The Central Bank of Nigeria (CBN) on Thursday informed deposit money banks and development finance institution of the commencement of the Non-Oil Export Stimulation Facility (NESF).
NESF was introduced by the CBN to diversify the revenue base of the economy and to expedite the growth and development of the non-oil export sector.
The Facility will help redress the declining export financing and reposition the sector to increase its contribution to economic development.
In a circular issued signed by Hassan Mahmud, for director, financial policy and regulation department, the CBN told all participating financial institutions that the implementation of the NESF has commenced and that all inquiries to the fund shall be directed to the director, development finance department of the regulator.
The CBN had in October 2017 issued the guidelines for the facility where it stated the eligible transactions that shall qualify for funding under the NESF to include export of goods processed or manufactured in Nigeria; export of commodities and services, which are allowed under the laws of Nigeria, imports of plant and machinery, spare parts and packaging materials, required for export-oriented production that cannot be sourced locally; resuscitation, expansion, modernization and technology upgrade of non-oil export industries.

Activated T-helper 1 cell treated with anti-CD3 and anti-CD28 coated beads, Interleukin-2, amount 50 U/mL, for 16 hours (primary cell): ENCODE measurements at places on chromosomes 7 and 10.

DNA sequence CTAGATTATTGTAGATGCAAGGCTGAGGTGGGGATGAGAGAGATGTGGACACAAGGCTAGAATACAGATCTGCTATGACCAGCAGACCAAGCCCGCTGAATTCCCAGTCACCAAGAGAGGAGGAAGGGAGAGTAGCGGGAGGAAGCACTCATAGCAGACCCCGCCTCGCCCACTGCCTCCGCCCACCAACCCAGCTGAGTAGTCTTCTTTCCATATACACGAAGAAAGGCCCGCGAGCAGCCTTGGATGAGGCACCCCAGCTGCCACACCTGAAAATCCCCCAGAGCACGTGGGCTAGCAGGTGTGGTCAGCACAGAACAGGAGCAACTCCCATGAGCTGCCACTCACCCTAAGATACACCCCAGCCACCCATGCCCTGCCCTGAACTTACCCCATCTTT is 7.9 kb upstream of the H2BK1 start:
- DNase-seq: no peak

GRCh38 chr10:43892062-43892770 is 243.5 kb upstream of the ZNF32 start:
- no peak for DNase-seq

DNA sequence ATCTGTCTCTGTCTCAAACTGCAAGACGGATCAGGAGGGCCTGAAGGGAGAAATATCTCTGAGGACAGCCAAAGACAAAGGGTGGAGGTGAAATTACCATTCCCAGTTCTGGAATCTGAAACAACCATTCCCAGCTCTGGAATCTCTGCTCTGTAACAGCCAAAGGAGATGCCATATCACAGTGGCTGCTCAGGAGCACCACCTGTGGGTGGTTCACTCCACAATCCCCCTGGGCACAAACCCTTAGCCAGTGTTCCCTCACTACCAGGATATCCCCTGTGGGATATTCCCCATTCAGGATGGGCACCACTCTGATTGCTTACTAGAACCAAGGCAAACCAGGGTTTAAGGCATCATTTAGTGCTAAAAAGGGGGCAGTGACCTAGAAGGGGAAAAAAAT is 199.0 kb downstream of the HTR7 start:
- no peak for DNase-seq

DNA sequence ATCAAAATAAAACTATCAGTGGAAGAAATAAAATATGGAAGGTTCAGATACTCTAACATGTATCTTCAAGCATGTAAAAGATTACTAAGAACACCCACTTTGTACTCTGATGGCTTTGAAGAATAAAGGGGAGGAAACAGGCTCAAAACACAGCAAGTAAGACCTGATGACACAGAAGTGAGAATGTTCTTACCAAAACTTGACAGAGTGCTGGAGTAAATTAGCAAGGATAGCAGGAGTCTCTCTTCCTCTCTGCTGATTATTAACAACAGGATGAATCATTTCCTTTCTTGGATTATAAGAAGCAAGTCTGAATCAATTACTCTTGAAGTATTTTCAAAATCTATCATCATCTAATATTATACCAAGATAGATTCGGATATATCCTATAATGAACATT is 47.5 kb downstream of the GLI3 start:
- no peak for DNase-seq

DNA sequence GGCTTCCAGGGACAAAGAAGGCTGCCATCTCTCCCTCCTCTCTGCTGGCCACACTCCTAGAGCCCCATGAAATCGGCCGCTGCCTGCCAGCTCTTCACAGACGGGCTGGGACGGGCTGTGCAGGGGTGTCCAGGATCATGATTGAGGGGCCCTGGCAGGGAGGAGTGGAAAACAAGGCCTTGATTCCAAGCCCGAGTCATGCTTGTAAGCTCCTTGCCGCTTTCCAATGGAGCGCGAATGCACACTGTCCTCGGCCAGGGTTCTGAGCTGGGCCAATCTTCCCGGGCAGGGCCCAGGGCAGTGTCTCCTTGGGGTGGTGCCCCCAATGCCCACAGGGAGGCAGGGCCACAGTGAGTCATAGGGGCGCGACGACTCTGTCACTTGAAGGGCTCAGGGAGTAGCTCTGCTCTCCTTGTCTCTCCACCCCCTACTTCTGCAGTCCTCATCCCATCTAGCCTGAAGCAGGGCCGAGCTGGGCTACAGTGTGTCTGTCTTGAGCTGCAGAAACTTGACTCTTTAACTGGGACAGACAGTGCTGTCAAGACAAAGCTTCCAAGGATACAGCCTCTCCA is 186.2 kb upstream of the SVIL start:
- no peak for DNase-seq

Under the lending limit, term loans under the Facility shall not exceed 70 percent of verifiable total cost of the project subject to a maximum of ₦5,000,000,000.
The guideline stated that the NESF shall have a tenor of up to 10 years and shall not exceed the 31st December 2027. Working capital/stocking facility shall be for one year with the option of roll-over once subject to the approval of the CBN. The Facility shall be granted at an all-inclusive interest rate of 9 percent per annum.
On the other hand, the CBN has also issued regulations on direct debit and bill payments. Direct debit is a cash-less form of financial settlement which facilitates recurring payments. It permits the originator of the instruction, known as’’ Biller’’, to collect amounts due from a payer through the Payer’s bank by leveraging an instruction or mandate provided by the payer. An entity wishing to participate as a Biller in the Direct Debit scheme will typically contact its bank or payment service provider.
The objective of the bill payments regulation is to document the minimum standards that must be complied with for the processing of bill payment transactions.